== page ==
We’re from the UK, are quite liberal and left wing. I’m actually from a relatively poor working class background. The idea of having a servant was also way beyond the usual more acceptable (in the UK anyway) middle class practice of a cleaner.

It introduces a class dimension. It’s seen as a bit 19th century, old-fashioned, elitist and servants are employed by people who are not like us! Who see themselves a cut above the rest, or the hoi polloi , a case of upstairs/downstairs. In our world view, its all completely unacceptable.

 

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as you can see its a big house and I need help! Fact is, I only had the first floor eight years ago

 

I explained as best I could. It was important to provide employment particularly as there was no real welfare safety net in India. I was fitting in with the way things are, and my approach would be different (yep, it would be!) I would be a sensitive and caring employer.

So I asked my friends Ganga and Cariappa if they could recommend someone. The maid network came up with someone pretty quickly.

I was called round to meet someone.

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So what’s the bigger picture? once again Tripti Lahiri helps out:

“Britain saw the number of servants drop from 250,000 in 1951 to 32,000 two decades later.”

India followed a similar trajectory until that is, the 1970’s when there began a dramatic increase in the numbers of servants (we’ll come back to terminology later) employed and this is a situation reflected globally.

“According to international labour groups, as of 2010. there were more than 50 million such workers globally, an increase of nearly  20 million from 1995, most of this made up of women. There are now over 40 million female domestic workers globally.” 

So OK that’s enough with all the big numbers, what does this mean in practice for the women involved? who are they? where are they from and what lives do they lead?

 

 

 

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Quotes taken from ‘Maid in India’ by Tripti Lahiri :

 

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an image from a postcard that we publish

 

“We eat first, they later, often out of food portioned out for them; we live in the front, they in the back; we sit on chairs and they on the floor; we drink from glasses and ceramic plates and they from ones made of steel set aside for them; we call them by their names, and they address us by titles: sir/ma’am, sahib/memsahib”

 

Think that’s in the past?

Well, think again.

“In today’s India its not unusual to see, often in largely empty restaurants, a couple seated with their child at a table for four, while the help is despatched to sit not one but two tables away….. or a nanny dandling a child on her lap at a nightclub while her employers and their friends drink cocktails as it creeps towards midnight, her hours of sleep dwindling since she is no doubt expected to be up and ready for another day at sunrise…. or for example children playing in a neighbourhood park, seeing a plump, light-skinned boy on a swing crook his finger at the petite darker woman standing nearby and utter a single word: Push”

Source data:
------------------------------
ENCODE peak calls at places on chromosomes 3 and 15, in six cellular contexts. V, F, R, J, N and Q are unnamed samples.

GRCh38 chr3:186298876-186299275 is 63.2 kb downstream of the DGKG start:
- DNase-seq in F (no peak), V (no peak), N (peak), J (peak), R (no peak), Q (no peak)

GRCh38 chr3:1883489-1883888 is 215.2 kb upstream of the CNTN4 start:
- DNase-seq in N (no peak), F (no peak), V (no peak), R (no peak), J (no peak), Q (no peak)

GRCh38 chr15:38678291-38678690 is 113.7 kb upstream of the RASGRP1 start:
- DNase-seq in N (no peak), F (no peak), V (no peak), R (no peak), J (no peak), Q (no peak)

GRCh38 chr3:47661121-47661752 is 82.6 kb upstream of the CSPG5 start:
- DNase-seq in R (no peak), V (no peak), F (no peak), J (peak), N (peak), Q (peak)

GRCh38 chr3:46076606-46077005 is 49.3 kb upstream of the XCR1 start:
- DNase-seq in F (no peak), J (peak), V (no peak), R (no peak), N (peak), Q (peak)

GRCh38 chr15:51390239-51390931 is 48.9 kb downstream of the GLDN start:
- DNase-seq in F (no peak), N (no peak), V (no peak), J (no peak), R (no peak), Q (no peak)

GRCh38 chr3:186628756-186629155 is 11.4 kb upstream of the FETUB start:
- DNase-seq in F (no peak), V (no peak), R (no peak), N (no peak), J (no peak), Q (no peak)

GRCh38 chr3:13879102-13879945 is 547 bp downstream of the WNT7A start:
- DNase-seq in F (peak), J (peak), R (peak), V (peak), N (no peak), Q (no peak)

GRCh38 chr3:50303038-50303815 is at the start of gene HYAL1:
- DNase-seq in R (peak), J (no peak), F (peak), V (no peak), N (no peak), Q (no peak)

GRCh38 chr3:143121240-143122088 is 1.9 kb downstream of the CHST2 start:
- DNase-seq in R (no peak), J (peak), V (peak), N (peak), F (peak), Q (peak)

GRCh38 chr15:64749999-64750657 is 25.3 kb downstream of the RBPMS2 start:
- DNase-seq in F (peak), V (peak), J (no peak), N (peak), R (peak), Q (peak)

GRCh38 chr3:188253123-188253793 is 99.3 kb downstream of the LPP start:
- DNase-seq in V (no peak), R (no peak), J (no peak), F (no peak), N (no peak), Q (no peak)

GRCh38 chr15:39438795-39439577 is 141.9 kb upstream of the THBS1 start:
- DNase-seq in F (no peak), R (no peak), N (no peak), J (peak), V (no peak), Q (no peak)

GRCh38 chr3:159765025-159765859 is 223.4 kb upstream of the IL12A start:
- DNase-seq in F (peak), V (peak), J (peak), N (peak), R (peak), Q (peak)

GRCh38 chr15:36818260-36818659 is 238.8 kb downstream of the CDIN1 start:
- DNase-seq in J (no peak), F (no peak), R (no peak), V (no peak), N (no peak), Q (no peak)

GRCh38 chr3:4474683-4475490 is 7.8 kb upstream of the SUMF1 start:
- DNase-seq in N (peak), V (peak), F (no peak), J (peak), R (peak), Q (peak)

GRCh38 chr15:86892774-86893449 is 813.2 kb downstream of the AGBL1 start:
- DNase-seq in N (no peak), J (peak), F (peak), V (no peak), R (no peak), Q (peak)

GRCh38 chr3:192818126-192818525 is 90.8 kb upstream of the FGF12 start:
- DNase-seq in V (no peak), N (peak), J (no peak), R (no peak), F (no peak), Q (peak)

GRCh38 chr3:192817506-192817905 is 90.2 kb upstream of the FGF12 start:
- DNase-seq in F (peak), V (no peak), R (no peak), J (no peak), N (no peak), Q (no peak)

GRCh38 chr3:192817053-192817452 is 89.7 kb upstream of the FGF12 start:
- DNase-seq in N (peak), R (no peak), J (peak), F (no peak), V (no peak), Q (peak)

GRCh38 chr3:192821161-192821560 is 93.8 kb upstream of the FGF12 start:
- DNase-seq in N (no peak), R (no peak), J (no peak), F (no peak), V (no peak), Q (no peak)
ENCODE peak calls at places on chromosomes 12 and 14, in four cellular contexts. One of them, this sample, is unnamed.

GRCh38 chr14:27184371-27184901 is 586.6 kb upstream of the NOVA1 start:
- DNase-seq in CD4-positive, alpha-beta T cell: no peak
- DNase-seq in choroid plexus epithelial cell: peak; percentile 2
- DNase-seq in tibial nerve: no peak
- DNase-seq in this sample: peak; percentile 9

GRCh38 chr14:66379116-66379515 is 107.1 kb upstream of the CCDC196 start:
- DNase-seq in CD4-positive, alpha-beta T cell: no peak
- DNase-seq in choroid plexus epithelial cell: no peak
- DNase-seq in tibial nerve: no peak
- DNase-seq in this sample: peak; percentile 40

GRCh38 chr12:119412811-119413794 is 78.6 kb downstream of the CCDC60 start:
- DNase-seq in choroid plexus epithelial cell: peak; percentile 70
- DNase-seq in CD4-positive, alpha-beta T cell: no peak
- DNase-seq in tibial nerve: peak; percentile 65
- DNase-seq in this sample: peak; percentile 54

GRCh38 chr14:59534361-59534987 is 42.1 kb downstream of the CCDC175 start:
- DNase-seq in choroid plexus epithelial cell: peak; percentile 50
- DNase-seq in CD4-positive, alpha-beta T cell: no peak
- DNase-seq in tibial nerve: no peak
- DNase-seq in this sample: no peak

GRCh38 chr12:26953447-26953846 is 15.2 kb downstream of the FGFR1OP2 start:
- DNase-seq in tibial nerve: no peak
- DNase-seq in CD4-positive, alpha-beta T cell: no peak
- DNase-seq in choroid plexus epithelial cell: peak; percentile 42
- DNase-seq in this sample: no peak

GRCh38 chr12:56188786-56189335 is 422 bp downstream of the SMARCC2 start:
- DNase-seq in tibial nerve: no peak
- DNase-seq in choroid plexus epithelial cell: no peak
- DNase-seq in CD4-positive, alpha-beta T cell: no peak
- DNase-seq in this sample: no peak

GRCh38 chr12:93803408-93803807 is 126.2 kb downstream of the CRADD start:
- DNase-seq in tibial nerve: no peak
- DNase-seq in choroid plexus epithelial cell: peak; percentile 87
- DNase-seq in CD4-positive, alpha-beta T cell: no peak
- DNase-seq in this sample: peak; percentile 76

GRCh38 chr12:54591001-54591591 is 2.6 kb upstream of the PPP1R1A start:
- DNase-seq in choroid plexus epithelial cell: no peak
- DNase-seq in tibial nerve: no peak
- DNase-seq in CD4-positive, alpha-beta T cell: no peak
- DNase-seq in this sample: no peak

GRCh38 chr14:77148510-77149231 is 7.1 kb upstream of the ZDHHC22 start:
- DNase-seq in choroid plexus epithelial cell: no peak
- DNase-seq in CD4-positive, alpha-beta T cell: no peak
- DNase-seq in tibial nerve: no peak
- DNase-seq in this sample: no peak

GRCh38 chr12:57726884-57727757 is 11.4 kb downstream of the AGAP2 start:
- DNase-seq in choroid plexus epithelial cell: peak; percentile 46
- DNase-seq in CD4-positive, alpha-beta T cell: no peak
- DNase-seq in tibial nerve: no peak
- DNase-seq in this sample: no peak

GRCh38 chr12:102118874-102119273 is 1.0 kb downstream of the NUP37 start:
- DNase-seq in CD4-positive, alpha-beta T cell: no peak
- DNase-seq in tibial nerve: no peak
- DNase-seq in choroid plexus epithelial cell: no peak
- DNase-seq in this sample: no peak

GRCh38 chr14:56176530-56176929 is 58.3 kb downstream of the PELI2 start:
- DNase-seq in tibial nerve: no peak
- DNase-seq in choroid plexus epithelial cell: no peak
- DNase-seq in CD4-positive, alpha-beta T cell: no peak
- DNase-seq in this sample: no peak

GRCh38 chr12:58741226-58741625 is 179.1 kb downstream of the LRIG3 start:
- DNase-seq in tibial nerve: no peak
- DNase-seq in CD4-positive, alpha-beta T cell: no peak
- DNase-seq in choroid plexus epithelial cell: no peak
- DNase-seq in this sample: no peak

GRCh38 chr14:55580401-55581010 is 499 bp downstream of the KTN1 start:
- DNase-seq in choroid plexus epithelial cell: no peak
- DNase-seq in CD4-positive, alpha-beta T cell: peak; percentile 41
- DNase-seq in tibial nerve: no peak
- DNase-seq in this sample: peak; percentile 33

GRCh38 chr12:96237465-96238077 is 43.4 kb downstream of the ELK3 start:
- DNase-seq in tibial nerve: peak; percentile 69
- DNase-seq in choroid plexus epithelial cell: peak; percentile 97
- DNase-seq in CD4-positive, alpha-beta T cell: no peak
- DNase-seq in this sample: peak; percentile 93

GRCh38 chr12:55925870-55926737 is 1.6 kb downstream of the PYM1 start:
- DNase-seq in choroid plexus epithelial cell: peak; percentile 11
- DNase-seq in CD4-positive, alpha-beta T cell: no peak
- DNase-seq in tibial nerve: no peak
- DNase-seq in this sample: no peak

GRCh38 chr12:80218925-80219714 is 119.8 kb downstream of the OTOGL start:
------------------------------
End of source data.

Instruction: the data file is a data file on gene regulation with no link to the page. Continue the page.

Womens’ life experience is an incredible indicator of how a particular society works, from top to bottom.

In India the situation of women and particualrly those who are most socially and economically excluded, in this case, the ones that serve others, shines a spotlight on the social mores, the rules by which we operate, the structures and belief systems that helps maintain the status quo.

It also shows something else.

That is, how these women in often extraordinarily challenging circumstances not only manage but can thrive, can flourish and through that, show their astonishing abilities. In a sense, the influence they subtly exert and how they deal with the changes facing them can also demonstrate to us, on a macro level, how to deal with some of the challenges and opportunities facing contemporary India.

Let’s take a look.

 

want a boy or a girl?

Manjula was hanging out at her friend the tailors. It’s become quite a place for women to gather, to pass the time of day and chat!

A customer four months pregnant was wishing for a girl. She already had a three year old boy but now wanted a girl. It created a big conversation of the relative merits of boys and girls.

 

“my husband is no good, my husband’s brother is no good” (drinking every day, not bringing money home, lady is therefore having to work) “so I don’t want a boy”, said the pregnant lady.

the lady tailor says boys are good, come back home no problem if girl comes home late big problem, with ‘monthly’ starting things start to get expensive, clothes, gold needed for the marriage